Pascale Marthine Tayou work mines popular visual culture and social practices, using improvisational methods to construct installations relentlessly focused on the political and social conditions of postcolonial Africa.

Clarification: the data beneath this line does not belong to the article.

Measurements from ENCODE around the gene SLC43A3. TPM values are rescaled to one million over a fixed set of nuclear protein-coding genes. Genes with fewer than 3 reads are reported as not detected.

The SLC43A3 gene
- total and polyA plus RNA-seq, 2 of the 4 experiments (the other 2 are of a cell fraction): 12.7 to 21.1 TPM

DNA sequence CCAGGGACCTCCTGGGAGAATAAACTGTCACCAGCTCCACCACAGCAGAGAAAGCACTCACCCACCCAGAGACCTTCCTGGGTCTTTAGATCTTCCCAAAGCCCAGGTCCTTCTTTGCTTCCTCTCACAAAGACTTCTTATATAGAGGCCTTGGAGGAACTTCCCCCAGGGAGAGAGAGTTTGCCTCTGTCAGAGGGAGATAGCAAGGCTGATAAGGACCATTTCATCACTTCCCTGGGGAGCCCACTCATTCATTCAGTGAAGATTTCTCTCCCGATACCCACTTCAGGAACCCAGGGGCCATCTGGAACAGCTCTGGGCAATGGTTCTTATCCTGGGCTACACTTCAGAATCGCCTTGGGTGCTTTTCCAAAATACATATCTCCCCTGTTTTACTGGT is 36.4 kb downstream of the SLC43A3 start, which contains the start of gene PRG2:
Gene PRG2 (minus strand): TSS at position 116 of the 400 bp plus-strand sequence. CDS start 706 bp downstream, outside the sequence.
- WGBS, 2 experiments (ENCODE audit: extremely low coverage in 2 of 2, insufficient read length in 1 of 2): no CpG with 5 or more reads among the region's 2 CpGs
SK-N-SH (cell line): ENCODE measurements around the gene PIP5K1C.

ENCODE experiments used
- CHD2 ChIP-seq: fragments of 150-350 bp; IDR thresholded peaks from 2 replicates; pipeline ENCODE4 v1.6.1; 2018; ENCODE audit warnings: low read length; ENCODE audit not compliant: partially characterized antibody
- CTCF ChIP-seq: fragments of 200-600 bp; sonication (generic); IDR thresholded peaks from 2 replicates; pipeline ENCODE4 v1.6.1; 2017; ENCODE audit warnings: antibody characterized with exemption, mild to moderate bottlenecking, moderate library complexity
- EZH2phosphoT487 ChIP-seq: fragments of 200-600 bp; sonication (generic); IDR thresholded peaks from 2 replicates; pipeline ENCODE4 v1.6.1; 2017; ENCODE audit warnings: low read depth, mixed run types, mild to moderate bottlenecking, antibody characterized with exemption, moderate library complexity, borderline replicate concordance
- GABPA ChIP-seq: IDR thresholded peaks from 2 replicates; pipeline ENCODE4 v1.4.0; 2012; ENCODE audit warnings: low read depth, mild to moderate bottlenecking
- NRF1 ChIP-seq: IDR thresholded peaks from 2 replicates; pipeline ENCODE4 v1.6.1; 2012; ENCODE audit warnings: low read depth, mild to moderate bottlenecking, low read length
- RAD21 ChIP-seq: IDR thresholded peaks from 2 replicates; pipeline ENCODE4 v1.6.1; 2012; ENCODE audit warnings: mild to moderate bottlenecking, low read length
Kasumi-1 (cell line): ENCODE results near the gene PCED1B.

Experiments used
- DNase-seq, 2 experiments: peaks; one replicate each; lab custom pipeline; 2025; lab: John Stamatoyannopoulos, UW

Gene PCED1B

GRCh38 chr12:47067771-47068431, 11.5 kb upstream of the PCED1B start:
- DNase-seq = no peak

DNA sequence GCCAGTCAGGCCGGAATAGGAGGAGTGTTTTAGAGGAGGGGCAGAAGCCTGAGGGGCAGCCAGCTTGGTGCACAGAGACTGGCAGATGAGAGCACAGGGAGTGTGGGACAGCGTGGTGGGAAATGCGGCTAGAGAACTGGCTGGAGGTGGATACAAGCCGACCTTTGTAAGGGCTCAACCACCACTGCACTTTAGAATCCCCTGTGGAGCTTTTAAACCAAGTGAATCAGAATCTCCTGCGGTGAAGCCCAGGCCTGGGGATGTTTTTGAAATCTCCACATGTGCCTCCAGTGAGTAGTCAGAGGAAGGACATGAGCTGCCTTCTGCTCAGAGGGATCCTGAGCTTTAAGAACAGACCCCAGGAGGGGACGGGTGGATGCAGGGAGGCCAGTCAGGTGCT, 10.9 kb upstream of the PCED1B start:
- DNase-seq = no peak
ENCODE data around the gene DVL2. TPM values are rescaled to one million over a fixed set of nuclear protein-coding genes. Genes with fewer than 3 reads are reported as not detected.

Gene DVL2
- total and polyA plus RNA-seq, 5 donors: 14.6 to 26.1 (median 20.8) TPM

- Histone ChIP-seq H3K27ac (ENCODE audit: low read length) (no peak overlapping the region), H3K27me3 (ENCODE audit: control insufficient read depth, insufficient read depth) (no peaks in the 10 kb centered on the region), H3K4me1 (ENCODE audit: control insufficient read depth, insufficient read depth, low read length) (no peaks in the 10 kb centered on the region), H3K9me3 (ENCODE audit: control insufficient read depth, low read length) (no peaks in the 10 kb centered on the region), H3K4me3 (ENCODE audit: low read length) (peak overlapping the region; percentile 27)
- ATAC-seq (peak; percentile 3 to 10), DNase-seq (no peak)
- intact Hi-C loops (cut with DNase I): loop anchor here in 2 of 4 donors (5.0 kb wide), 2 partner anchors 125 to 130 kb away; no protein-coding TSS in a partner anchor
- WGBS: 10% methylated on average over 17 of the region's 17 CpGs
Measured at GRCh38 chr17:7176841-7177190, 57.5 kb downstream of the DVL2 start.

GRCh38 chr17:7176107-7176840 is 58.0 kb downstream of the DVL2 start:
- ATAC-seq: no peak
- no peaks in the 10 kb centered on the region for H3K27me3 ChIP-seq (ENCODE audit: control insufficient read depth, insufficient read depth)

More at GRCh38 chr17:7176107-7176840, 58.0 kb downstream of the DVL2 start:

He gave himself two first names Pascale and Marthine that he feminized. He studied law, hoping it would lead to a kind of purity, but fled the profession when he realized that the system was corrupt. He then turned to art, despite his suspicision that it didn’t exist. Tayou’s work is based on the premise that art cannot be separated from life. His site-specific installations recycle every kind of material, object, and image to testify to the continuous circulation of people throughout the world, their personal history and their culture. He refers to these projects as collective works, the result of that which he notices, of what happens to him in everyday life, a sum total of journeys, encounters, energy, chance and spontaneity.